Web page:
Whether the goal is to lose fat, gain muscle, increase strength, increase sports performance, or just to look damn good in a bikini by summertime, most people agree that hiring a good trainer is a way to reach your goals. But what does it actually take to achieve success with a Personal Trainer?
First let's define the role of a Personal Trainer. A Personal Trainer's job is to design and supervise a structured training program tailored to the individual's needs. Duties include demonstration and teaching of proper warm-ups, mobility and stretching, and exercise techniques as well as general guidance on nutrition and lifestyle where applicable. Even if a trainer can design and implement the most cutting edge, effective, and well-designed program, the reality is that the client is only with the trainer for a few hours per week, with 2-3 one-hour sessions being the norm.
Here's a common scenario:
Johnny Doe would like to lose weight. After an assessment by his new Personal Trainer, they decide on the goal of losing 50lbs over the next 12 months, while bringing his body fat percentage into a healthy range. Johnny's trainer happens to be very good and writes up a thoughtful training program, which Johnny implements 3 days per week on Monday, Wednesday, and Friday. At this point, he is spending 3 hours a week working towards his goal. After a few weeks, he has started to see progress building muscle and strength but can't seem to drop the excess body fat. Johnny then decides to hire a nutritionist whom he sees weekly and who provides detailed nutritional guidance to help Johnny lose weight.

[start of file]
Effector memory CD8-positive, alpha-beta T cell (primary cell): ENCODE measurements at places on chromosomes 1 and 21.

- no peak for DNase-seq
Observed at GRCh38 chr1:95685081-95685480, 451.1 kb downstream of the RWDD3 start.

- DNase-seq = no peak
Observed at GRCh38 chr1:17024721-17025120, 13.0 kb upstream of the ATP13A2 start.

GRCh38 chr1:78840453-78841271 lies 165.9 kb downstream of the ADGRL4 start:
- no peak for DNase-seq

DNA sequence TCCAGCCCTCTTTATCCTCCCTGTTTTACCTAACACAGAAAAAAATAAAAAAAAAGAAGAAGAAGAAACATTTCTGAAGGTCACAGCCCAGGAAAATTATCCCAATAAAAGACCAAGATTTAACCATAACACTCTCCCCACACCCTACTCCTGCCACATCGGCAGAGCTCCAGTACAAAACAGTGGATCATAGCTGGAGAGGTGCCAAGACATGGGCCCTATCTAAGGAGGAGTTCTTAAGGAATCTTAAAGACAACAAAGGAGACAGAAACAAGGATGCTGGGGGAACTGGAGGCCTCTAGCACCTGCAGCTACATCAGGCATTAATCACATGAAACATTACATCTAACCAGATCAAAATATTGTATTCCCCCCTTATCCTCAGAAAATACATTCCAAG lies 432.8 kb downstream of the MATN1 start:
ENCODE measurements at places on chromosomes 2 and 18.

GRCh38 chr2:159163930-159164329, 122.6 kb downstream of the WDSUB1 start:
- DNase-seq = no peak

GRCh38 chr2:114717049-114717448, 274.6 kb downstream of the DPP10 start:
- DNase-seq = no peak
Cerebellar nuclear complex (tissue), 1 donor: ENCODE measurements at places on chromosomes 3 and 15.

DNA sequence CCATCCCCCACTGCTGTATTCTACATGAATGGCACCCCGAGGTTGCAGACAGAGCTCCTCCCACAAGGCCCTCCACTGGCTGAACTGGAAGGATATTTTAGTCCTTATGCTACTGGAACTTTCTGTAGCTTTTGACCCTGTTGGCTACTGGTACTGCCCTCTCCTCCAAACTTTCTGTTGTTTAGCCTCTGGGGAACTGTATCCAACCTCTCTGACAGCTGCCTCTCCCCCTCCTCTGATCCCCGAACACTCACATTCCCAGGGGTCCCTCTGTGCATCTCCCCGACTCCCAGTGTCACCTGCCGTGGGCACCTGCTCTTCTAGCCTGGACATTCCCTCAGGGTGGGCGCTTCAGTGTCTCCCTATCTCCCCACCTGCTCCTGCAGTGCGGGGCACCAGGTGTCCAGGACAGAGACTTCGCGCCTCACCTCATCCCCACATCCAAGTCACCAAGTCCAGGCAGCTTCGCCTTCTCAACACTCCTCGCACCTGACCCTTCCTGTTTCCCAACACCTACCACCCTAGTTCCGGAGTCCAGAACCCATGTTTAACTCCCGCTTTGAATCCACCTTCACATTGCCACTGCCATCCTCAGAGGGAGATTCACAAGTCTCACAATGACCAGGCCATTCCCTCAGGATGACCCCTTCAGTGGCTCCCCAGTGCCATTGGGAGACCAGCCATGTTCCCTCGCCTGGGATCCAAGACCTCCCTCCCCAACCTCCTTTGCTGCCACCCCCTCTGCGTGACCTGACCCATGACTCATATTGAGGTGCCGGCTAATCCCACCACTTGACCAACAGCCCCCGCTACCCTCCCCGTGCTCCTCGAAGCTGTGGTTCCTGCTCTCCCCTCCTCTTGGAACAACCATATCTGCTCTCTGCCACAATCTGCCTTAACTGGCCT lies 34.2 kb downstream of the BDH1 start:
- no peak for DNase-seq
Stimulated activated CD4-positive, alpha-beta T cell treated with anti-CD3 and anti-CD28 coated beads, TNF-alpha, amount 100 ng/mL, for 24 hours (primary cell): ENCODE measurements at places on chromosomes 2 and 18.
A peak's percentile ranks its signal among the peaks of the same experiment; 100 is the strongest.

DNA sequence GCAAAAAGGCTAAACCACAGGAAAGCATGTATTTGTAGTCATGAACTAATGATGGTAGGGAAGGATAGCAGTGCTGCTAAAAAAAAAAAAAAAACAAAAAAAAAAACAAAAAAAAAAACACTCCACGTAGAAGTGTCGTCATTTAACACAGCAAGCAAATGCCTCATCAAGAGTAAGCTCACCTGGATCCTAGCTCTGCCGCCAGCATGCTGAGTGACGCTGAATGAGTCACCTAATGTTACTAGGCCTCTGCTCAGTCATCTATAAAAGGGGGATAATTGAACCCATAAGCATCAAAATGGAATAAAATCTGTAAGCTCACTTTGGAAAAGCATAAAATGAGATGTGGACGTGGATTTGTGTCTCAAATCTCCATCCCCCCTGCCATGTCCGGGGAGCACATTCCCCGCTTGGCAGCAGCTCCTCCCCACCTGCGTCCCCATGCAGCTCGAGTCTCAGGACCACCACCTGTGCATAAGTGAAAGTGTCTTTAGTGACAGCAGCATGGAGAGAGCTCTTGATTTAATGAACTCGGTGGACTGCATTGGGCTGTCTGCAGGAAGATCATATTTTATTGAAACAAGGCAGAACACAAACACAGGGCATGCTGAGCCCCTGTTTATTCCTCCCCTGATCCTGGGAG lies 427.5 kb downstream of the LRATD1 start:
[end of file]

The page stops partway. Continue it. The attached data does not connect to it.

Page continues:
Johnny is now seeing a trainer 3 days a week and a nutritionist 1 day a week, which equates to 4 hours each week dedicated to losing weight! But Johnny is frustrated because he does not feel that his body fat is dropping at an adequate rate for all of the time and money he is investing in his goals. Sure he feels better physically and has been able to uncover many of the issues surrounding his diet, but he has still not achieved his goal of dropping body fat. Johnny is becoming increasingly frustrated by the disconnect between his perceived input of effort and his actual results.